It will only take 60 minutes for the Ravens to complete their sweep of the Steelers; here's how they can do it.
On Sunday afternoon, the Baltimore Ravens could pull off one of the more difficult coups in the AFC North—sweeping the Pittsburgh Steelers for the second season in a row, something they've never done before.
Of course, it's been a bit easier for the Ravens this season, considering that neither of the matchups have required them to face Steelers quarterback Ben Roethlisberger, who is still recovering from rib and shoulder injuries he sustained in Week 10. Regardless, a win is a win, and four of them over the Steelers in back-to-back seasons still carries with it serious bragging rights.
The Ravens cannot underestimate the Steelers, though it will be Charlie Batch under center rather than Roethlisberger. Pittsburgh still has a strong running game (last week's four fumbles notwithstanding) and the league's best defense, so there's no reason for Baltimore to take this contest lightly regardless of the quarterback changes.
Here are two things the Ravens must accomplish on Sunday if they want to complete the sweep of their most-hated rivals and clinch themselves a playoff berth.
Limit Charlie Batch's Effectiveness
But getting to Batch will still be the best way to get the Steelers offense off the field quickly. That means Baltimore has to ready its pass rush.
Pittsburgh's offensive line hasn't been as porous this season as in years past, but it's also been less injury-plagued—that is, up until now. Right tackle Marcus Gilbert, who has been sidelined for weeks with an ankle injury, was placed on injured reserve this week. His backup, rookie Mike Adams, is himself shelved for Week 13 with an ankle injury of his own.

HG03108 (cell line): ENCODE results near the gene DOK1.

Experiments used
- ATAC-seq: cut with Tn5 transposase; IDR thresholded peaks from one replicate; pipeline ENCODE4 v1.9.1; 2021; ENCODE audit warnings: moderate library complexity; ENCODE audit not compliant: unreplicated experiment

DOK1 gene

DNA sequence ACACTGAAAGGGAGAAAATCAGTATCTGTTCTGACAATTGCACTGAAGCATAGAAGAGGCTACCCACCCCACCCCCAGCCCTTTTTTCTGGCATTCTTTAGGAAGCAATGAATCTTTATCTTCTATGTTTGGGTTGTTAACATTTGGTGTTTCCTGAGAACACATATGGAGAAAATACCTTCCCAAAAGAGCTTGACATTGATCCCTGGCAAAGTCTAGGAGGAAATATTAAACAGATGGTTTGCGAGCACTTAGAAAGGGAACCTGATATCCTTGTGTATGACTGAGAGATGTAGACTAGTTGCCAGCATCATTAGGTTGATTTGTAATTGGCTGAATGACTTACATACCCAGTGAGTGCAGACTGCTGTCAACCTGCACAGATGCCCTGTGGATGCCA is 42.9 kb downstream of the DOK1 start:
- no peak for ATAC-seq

While offensive line shuffling is nothing new to the Steelers, it didn't work out all that well for Roethlisberger in previous seasons, and a relative statue like Batch could be in for a rough day if his protection doesn't hold.
Getting to Batch will be easier than keeping Pittsburgh's receivers covered. Antonio Brown is projected to return from the ankle injury that's had him out for the past three weeks, Mike Wallace is still a very real scoring threat despite him having a less-productive season than last year, Emmanuel Sanders was one of Batch's biggest targets last week, and the newly signed Plaxico Burress cannot be counted out in the end zone.
With cornerback Jimmy Smith out this week as he continues to recover from sports hernia surgery, Lardarius Webb done for the year with a torn ACL, strong safety Bernard Pollard not practicing on Wednesday with a chest injury and Ed Reed still dealing with his shoulder issues, the Ravens' coverage resources are being stretched thin. Facing Batch rather than Roethlisberger makes every Ravens defender's job easier, and the offensive line rework is an added bonus.
The Offensive Home-Field Advantage
Flacco has completed 66.1 percent of his passes at home, averages 319.6 yards, has thrown 10 touchdowns and three interceptions and has been sacked eight times. In contrast, he's completed only 55.3 percent of his passes when on the road, averages 185.7 passing yards per game, has thrown four touchdowns and four interceptions and has been sacked 18 times.
He needs to be wary of Pittsburgh's defense, of course. The main reason why they lead the league in yards allowed is because of their prowess in defending the pass. They're tops in the league when it comes to passing yards allowed, and teams just aren't throwing the ball when playing them. This shouldn't deter Flacco from passing, of course, but it needs to dictate to whom he throws it and when.
Because of the Steelers' talents in cutting off the deeper end of the field, opposing quarterbacks are averaging just 5.5 yards per attempt, but they're also getting 9.8 yards per completion. As such, Flacco needs to concentrate his throws in the zero-to-19 yard range, and considering his particular aptitude at it, over the middle of the field.
Checkdowns to Ray Rice and short passes to Anquan Boldin aren't flashy, but they get the job done against secondaries as good as Pittsburgh's. Whatever the Ravens can do to get into scoring position, they must, and in this game, the deep ball won't do it. Dink-and-dunk moves the chains—just ask Steelers offensive coordinator Todd Haley—and reduces the risk of Flacco making critical errors.